It is the whole mission of the church to speak the gospel. As to what sort of thing “the gospel” may be, too many years ago I tried to explain that in a book with the title Story and Promise, and I still regard these two concepts as the best analytical characterization of the church’s message. It is the church’s constitutive task to tell the biblical narrative to the world in proclamation and to God in worship, and to do so in a fashion appropriate to the content of that narrative, that is, as a promise claimed from God and proclaimed to the world. It is the church’s mission to tell all who will listen, God included, that the God of Israel has raised his servant Jesus from the dead, and to unpack the soteriological and doxological import of that fact.
That book, however, was directed to the modern world, a world in which it was presumed that stories and promises make sense. What if these presumptions are losing hold? I will in this essay follow the fashion of referring to the present historical moment as the advent of a “post modern” world, because, as I am increasingly persuaded, the slogan does point to something real, a world that has no story and so cannot entertain promises. Two preliminary clarifications are, however, needed.
The first of these is that while the Western world is now “post”-modern in the sense that modernity is dying around us, it is not “post”-modern in the sense that any new thing is yet replacing it. Most of those who talk of postmodernism are belated disciples of Friedrich Nietzsche. And to understand ourselves, we must indeed study Nietzsche. Specifically, we must learn from Nietzsche about nihilism, about an historical reality defined purely by negations. But only half of Nietzsche’s prophecy shows any sign of being fulfilled. In Nietzsche’s vision, the nihilism in which Western civilization ends was to be at once a collapse into decadence and the fulfillment of an absolute freedom. There would at once appear the hollow “last man” and the glorious “superman.” The “last man” is plainly on the scene, but superman is so far missing. In my use of “postmodern,” “post-” has purely apophatic force.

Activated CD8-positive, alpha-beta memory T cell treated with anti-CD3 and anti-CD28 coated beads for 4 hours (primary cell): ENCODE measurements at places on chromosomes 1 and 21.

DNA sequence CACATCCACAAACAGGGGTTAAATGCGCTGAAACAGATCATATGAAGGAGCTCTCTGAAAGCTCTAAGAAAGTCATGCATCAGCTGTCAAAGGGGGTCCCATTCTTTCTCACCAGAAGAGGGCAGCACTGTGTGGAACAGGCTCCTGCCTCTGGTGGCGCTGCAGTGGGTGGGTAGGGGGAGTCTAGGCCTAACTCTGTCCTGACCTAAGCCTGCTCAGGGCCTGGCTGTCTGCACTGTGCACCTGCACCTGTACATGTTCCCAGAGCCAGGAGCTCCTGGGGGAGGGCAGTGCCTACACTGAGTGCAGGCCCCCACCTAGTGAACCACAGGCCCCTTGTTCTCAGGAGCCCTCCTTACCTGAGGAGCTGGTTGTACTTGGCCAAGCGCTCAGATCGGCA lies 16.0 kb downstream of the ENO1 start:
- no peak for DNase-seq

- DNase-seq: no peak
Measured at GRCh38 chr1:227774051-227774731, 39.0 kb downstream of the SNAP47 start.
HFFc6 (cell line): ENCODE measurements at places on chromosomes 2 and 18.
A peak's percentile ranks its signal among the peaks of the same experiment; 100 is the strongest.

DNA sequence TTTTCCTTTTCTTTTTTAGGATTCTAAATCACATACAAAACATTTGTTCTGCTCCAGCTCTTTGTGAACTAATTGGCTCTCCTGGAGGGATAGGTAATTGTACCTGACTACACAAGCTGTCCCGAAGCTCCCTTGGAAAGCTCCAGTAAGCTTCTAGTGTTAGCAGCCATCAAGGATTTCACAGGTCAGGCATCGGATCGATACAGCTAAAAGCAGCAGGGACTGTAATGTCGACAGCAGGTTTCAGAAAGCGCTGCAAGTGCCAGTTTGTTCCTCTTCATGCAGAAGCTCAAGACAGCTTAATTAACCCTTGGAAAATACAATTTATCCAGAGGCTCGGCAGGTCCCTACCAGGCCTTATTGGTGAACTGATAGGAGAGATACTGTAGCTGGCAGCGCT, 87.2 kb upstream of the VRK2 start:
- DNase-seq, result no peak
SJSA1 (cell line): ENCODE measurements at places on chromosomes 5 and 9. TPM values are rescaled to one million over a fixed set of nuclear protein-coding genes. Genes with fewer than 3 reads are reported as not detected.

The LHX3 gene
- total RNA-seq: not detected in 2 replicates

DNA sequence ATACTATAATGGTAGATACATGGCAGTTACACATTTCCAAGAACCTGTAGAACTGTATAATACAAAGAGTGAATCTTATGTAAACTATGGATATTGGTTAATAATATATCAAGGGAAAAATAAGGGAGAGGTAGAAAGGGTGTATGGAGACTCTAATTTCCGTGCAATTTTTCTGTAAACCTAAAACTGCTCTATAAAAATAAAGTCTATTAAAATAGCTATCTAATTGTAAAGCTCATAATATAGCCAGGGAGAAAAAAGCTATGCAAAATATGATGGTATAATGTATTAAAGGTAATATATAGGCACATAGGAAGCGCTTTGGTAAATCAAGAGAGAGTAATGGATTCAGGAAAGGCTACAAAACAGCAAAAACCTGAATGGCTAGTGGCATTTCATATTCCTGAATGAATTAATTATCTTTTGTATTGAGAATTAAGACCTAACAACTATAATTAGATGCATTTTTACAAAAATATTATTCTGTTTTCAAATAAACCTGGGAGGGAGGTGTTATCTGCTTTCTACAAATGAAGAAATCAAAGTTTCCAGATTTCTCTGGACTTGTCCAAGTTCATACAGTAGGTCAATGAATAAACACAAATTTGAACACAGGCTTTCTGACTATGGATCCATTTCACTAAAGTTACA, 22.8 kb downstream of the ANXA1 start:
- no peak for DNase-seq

The second clarification is terminological. When general or theological historians refer to the “modern world” or “modernity,” they mean the Western era dominated by the strategies and organizations of instrumental and critical reason. Whether they then date the beginning of modernity with the first appearances of the Enlightenment or earlier depends on their interpretation of Reformation and Renaissance.
But the term “postmodernism” became current outside this general discourse, within artistic and literary criticism, and in this other more specialized discourse, the “modernism” to which “post-” was prefixed has meant the sensibility that emerged in the arts around the turn of the present century, in deliberate rejection of the world shaped by Enlightenment and Romanticism, i.e., of the world otherwise called “modern.” “Postmodernism” in its original use merely named a variant of that “modernist” sensibility itself, insofar as the avant-garde was perceived to have somehow survived itself.
When participants in and historians of the more general intellectual and spiritual culture outside the arts have subsequently come to speak of “postmodernism” in larger application, the “modern” to which something is said to be “post-” is modernity in its more general historical sense. Thus “postmodernism” in this use denotes the penetration into the wider spiritual and cultural life of that sensibility which appeared earlier in the arts and there was called precisely “modernism.” That is, “postmodernism” outside the arts is the same thing as “modernism”—including “postmodernism” as there spoken of—in the arts. That a “postmodernist” turn is seen in the general culture all these years after modernism/postmodernism appeared in the arts simply marks the usual historical lag between developments in the arts and analogous developments in politics and philosophy and theology and daily life.